½ oz dry vermouth
2 dashes orange bitters
Shake or stir with ice until thoroughly chilled and strain into a chilled cocktail glass.

Wisecrack Fizz (DiffordsGuide.com)
1 ½ oz pisco (Macchu)
1 oz St. Germain
1 oz grapefruit juice
½ oz lemon juice
club soda
Shake pisco, St. Germain, grapefruit juice, and lemon juice with ice and strain into a chilled ice-filled tall glass. Top with soda and garnish with lemon twist. Serve with straws.

Patio
1 ½ oz vodka
½ Chambord
3 oz lemonade
Shake with ice and strain into a chilled cocktail glass. Garnish with lime wedge or lemon twist.

Vesper (adapted from Vintage Spirits and Forgotten Cocktails by Ted Haigh 276) (the addition of vodka might smooth things out, and then instead of Cocchi if things are already very herbal/spiced something more neutral, like sparkling wine and a touch of syrup even)
Shockingly good variation on a dry martini. The vodka indeed smooths out the vast amount of gin, and the Cocchi lends that wonderful herbal something-something. Super refreshing and interesting. One just needs to be careful, egads.
3 oz gin (London Dry, preferably 90 proof, Tanqueray)
1 oz vodka (preferably 100 proof, Stolichnaya)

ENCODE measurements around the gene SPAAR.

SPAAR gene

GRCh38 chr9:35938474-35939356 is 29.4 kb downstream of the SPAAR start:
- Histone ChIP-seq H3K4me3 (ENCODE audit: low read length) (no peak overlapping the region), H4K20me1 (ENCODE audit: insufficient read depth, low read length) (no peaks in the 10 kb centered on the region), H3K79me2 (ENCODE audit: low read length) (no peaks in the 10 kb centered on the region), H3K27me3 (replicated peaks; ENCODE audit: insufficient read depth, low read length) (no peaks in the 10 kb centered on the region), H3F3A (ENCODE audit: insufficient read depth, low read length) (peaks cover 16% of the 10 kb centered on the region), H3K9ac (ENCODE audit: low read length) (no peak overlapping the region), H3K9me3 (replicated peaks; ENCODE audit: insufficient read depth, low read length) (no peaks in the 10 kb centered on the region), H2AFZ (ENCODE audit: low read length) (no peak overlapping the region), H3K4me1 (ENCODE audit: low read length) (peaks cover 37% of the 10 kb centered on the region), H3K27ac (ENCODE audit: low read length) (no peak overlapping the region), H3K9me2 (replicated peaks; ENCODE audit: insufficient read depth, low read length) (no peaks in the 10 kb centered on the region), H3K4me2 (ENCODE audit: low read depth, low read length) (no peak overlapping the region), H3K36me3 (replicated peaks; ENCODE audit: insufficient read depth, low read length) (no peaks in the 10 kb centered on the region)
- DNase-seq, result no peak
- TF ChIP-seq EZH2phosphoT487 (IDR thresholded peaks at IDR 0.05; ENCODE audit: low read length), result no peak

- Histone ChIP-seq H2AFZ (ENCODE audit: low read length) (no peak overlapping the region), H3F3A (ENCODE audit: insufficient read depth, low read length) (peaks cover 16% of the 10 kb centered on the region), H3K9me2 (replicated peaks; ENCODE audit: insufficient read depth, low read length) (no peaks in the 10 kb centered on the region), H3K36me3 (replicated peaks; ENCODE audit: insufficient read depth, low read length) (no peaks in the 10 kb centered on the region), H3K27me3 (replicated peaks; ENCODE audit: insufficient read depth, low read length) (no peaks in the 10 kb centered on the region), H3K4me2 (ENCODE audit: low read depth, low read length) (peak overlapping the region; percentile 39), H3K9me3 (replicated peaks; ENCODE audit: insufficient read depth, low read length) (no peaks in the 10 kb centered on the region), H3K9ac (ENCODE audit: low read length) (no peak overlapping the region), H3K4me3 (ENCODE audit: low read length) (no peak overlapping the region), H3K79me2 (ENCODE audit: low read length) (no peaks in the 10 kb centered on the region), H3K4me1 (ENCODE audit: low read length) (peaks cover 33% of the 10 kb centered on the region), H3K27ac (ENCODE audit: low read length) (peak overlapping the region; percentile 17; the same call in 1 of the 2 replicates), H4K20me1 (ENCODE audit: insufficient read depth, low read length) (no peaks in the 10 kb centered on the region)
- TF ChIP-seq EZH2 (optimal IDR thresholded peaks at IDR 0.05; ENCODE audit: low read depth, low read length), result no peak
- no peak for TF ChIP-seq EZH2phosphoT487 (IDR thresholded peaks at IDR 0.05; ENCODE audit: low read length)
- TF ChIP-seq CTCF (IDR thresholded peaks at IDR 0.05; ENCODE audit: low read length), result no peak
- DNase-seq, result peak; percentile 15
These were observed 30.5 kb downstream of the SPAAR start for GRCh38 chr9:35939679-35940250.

1/2 oz Cocchi Americano (Lillet Blanc will do in a pinch)
Shake with ice and strain into a chilled coupe. Garnish with expressed lemon twist.

Old Flame (Adapted) (The PDT Cocktail Book by Jim Meehan 197)
As usual, the egg smooths out the burn and acidity nicely. Faint licorice comes in later with a lot of other awesome perfectly blended notes. Love it. A pretty pale white-green too. Would make an awesome spring after-dark drink.
2 oz gin (Plymouth)
3/4 oz lemon juice
3/4 oz simple syrup
1 egg white
Dry shake then shake with ice and strain into a chilled coupe. Float 1/4 oz green Chartreuse as garnish.

Sweet Grass
1 ½ oz gin (Hendrick’s)
1 oz Pimm’s 1
½ oz coconut rum
ginger ale
Stir gin, Pimm’s, and rum in an ice-filled rocks glass and top with ginger ale. Garnish with cucumber.

Ramos Fizz
2 teaspoons lime juice
1 teaspoon lemon juice
1 Tablespoon superfine sugar (I used homemade rich simple syrup instead)
1 1/2 oz gin (Old Tom)
1 oz cream
1/4 teaspoon orange flower water
1 egg white
1 oz club soda
In a shaker stir lime juice, lemon juice, and sugar (or syrup) to dissolve. Add gin, cream, orange flower water, and egg white. Shake vigorously for 10 seconds. Add 2 cups ice and shake vigorously for about 45 seconds more. Strain into a chilled rocks glass and top with club soda.
posted by ifjuly at 10:21 AM on January 14, 2015 [1 favorite]


Martinez, where the sweet vermouth will balance the bitterness, or a gimlet, where the citrus should also help give the bitterness depth.
posted by klangklangston at 1:12 PM on January 15, 2015


So I mixed it up with lemonade, ginger ale and red sweet vermouth. It got very mild and pleasantly bitter, but I think I buried some of the favors, maybe add less of something. Hmm.
posted by The Whelk at 5:09 PM on January 15, 2015


« Older What would happen if you transplanted an animal's...   |   temporary health insurance via health benefit... Newer »
This thread is closed to new comments.